I'm probably partly to blame for this. :-/ Cf.: https://issues.dlang.org/show_bug.cgi?id=6447 After thinking about this, I think in its barest essentials, the only version of iota we need is the one that takes a single int argument, and that generates that many numbers, starting from 0. Everything else can be built on top of this with other existing library functions. For example, if you want a range that starts from 10 and ends at 20, just write: iota(10).map!(i => i + 10) If you want a range that starts at 3 and steps by 5 each time, just write: iota(n).map!(i => 3 + i*5) If you want a floating-point range, just write: iota(n).map!(i => cast(double) i) If you want a range of values of a custom type that generates values via repeated applications of ++, just write: MyType startValue = ...; auto r = generate!({ return ++startValue; }).take(n); // Or, if you want to stop at some sentinel value: auto r = generate!({ return ++startValue; }) .until!(e => e == MyType.sentinelValue); This could be used, for example, to generate a range over an enum. If your custom type supports + and you want to use that to provide random access, just do: auto r = iota(n).map!(i => MyType.startValue + i); And so forth. Everything else is just icing, and not strictly necessary. T -- Give a man a fish, and he eats once. Teach a man to fish, and he will sit forever.
Aug 04
next sibling parent reply Paul Backus <snarwin gmail.com> writes:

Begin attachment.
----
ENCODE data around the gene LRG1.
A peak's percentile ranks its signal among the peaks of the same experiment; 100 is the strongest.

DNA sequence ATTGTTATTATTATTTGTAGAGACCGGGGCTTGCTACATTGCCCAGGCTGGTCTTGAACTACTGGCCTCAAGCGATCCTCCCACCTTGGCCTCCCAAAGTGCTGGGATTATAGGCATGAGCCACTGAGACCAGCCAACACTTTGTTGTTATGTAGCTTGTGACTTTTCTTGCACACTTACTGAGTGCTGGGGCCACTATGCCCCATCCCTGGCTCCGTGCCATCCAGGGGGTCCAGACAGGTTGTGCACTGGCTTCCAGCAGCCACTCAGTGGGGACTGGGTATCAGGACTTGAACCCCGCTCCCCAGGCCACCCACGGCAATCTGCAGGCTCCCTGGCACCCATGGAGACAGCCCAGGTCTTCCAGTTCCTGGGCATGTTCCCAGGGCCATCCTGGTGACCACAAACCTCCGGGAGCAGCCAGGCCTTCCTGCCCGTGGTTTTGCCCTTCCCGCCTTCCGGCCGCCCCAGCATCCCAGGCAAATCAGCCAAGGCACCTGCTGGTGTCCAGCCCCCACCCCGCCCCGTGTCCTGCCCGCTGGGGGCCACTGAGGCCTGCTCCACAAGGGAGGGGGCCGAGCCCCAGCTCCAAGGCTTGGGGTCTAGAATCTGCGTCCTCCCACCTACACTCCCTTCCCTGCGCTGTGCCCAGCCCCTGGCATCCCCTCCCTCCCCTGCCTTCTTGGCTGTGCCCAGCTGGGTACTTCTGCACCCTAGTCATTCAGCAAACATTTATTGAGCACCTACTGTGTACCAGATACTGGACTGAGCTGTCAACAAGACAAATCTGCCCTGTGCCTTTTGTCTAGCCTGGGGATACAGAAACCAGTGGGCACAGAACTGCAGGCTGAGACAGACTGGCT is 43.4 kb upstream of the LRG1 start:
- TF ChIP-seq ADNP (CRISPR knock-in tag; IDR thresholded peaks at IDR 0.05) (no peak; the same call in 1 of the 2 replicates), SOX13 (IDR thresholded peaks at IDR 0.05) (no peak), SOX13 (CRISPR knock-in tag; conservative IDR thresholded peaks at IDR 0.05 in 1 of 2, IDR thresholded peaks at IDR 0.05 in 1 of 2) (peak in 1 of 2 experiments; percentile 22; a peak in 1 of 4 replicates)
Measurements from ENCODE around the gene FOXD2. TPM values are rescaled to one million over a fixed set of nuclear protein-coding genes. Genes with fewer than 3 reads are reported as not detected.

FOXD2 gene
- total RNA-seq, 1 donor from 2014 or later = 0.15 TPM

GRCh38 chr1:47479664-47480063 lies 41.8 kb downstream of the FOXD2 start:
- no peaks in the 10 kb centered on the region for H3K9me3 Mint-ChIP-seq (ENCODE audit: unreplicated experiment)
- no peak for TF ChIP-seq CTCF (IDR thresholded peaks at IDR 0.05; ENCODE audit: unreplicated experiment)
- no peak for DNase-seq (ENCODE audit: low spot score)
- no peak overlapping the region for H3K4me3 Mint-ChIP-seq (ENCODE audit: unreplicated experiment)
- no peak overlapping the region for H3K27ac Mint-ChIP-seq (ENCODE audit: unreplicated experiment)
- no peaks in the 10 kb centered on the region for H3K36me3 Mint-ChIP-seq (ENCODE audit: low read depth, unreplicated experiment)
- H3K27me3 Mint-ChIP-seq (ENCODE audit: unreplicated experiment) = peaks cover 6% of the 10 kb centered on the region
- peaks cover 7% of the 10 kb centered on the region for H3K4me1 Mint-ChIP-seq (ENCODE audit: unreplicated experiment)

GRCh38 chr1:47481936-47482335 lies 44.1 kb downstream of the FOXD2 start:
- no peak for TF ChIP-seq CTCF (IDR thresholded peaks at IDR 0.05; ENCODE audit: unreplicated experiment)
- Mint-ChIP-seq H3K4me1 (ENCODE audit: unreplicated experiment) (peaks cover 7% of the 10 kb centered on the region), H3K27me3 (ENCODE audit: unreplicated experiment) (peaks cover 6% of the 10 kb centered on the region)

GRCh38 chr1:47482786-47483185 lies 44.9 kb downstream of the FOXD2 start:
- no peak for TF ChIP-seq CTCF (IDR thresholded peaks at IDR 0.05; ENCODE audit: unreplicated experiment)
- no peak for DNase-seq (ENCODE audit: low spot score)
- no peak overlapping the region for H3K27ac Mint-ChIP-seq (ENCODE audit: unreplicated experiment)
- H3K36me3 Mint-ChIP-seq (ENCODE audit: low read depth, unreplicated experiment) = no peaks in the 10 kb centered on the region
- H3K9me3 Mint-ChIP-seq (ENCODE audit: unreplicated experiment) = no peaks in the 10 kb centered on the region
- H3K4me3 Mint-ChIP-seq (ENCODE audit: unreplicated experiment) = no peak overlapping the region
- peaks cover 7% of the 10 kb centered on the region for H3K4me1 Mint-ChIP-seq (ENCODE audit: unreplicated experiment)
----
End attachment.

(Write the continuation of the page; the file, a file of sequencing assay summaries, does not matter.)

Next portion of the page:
On Thursday, 4 August 2022 at 19:06:43 UTC, H. S. Teoh wrote:
 After thinking about this, I think in its barest essentials, 
 the only version of iota we need is the one that takes a single 
 int argument, and that generates that many numbers, starting 
 from 0.  Everything else can be built on top of this with other 
 existing library functions.
Strictly speaking, you don't even need that; all you need is a range that generates the natural numbers, and you can write naturals.take(n) ...to get the equivalent of iota(n). That said, I don't think you have to aim for total minimalism to avoid generality creep here. You just need to know what iota's purpose for inclusion is, so that you can say "no, that's not iota's job; use generate/recurrence/something else instead" when someone proposes an overly-general enhancement. I wonder if perhaps iota was vulnerable to generality creep in part because it was copied into Phobos from C++'s STL, without a lot of thought given to what specific purpose it served in relation to the rest of the library.
Aug 04
next sibling parent reply "H. S. Teoh" <hsteoh qfbox.info> writes:
On Thu, Aug 04, 2022 at 09:31:02PM +0000, Paul Backus via Digitalmars-d wrote:
 On Thursday, 4 August 2022 at 19:06:43 UTC, H. S. Teoh wrote:
 After thinking about this, I think in its barest essentials, the
 only version of iota we need is the one that takes a single int
 argument, and that generates that many numbers, starting from 0.
 Everything else can be built on top of this with other existing
 library functions.
Strictly speaking, you don't even need that; all you need is a range that generates the natural numbers, and you can write naturals.take(n) ...to get the equivalent of iota(n).
You don't even need a library prefab for that. Just do: auto r = recurrence!"a[n-1] + 1"(0); // equivalent to `naturals` You can then tack on .take(n) or whatever else to get what you want. But having to write this every time you need a number range is rather annoying. So there's *some* role here for iota to fill.
 That said, I don't think you have to aim for total minimalism to avoid
 generality creep here. You just need to know what iota's purpose for
 inclusion is, so that you can say "no, that's not iota's job; use
 generate/recurrence/something else instead" when someone proposes an
 overly-general enhancement.

 I wonder if perhaps iota was vulnerable to generality creep in part